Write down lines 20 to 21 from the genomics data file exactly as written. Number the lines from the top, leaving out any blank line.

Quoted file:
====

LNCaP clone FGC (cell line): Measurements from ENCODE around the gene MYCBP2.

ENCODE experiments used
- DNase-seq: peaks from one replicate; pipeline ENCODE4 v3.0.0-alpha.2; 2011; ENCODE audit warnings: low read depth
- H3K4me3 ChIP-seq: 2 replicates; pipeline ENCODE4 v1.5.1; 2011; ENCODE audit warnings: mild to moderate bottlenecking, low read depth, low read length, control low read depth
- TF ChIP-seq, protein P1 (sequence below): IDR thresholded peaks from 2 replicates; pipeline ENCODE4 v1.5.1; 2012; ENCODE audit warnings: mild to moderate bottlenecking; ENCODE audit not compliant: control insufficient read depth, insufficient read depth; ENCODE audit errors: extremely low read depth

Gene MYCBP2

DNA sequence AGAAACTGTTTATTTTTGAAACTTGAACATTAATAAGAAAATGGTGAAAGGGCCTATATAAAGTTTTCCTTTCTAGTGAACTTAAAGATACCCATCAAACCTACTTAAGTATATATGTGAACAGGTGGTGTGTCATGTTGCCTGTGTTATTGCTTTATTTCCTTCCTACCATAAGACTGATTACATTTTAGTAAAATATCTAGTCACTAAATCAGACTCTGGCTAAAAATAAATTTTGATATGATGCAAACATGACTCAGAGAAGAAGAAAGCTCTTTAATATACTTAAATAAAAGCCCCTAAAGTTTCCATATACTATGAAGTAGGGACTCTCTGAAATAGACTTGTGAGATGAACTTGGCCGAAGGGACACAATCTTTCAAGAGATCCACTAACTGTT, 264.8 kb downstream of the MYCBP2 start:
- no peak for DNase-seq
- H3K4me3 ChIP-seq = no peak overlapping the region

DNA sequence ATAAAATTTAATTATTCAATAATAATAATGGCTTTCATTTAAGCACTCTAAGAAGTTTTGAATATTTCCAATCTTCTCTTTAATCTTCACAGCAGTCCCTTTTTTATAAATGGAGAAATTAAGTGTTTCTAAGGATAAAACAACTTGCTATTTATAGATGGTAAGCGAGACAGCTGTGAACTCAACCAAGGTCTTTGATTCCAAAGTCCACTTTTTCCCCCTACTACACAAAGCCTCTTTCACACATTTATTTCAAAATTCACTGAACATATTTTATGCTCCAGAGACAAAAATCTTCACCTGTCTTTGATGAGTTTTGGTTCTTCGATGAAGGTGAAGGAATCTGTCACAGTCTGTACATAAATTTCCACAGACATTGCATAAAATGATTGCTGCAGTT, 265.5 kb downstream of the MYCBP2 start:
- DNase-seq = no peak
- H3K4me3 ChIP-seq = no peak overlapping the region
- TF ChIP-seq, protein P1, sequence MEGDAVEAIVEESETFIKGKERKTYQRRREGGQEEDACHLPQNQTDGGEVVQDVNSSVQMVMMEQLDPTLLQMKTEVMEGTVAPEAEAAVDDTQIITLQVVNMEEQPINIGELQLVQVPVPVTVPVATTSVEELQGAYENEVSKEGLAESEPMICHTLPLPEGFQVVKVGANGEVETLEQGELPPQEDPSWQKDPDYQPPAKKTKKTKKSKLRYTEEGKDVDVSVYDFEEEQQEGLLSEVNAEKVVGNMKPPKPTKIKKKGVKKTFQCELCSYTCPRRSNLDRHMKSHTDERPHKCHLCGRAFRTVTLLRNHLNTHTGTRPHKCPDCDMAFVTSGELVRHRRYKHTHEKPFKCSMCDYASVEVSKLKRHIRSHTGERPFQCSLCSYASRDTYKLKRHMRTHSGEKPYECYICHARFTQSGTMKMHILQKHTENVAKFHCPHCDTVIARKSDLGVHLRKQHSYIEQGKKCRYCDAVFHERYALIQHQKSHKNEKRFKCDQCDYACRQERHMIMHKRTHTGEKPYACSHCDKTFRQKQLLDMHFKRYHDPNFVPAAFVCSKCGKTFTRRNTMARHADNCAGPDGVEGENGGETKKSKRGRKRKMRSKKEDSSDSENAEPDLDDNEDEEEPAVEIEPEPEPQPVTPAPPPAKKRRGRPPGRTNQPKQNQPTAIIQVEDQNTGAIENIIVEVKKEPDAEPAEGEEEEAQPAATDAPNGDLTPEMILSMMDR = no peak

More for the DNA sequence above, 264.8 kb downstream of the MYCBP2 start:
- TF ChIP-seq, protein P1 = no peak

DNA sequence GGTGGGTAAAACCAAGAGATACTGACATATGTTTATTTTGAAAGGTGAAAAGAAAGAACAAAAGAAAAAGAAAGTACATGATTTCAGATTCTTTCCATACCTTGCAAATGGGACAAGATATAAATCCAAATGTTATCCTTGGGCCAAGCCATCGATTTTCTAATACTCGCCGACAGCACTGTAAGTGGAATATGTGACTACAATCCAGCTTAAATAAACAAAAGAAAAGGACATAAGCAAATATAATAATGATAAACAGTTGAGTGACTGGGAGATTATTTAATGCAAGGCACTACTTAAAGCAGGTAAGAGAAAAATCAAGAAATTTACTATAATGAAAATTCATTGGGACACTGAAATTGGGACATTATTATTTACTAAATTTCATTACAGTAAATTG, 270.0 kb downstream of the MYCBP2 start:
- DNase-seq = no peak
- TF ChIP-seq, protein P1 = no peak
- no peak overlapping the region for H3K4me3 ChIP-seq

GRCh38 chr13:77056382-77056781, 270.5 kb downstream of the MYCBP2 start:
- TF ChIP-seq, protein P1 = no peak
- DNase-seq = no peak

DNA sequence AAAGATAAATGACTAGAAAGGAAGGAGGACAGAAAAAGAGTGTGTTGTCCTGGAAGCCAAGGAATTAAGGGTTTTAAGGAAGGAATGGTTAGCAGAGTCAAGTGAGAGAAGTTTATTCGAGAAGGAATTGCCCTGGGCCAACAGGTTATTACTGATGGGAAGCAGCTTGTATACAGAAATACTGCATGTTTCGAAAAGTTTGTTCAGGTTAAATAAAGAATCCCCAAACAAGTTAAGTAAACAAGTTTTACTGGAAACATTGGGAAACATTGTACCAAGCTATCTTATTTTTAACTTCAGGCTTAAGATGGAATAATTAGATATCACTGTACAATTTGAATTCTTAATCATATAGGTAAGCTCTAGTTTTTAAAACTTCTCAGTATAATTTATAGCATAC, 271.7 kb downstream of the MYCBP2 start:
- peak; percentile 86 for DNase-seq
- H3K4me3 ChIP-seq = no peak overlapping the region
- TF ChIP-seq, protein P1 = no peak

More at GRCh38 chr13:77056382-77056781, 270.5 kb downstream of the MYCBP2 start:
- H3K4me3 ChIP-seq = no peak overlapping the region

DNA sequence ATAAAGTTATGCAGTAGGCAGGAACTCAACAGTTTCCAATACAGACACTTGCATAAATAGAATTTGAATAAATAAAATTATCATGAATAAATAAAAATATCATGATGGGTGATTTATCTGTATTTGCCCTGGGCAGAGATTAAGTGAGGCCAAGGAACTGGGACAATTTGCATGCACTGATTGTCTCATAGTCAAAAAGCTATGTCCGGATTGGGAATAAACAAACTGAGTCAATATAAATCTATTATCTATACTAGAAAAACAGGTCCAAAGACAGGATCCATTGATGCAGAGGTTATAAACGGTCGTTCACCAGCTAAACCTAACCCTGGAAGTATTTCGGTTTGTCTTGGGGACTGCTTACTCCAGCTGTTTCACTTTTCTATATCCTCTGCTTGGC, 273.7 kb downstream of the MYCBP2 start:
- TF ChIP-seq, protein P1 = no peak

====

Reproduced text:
GRCh38 chr13:77056382-77056781, 270.5 kb downstream of the MYCBP2 start:
- TF ChIP-seq, protein P1 = no peak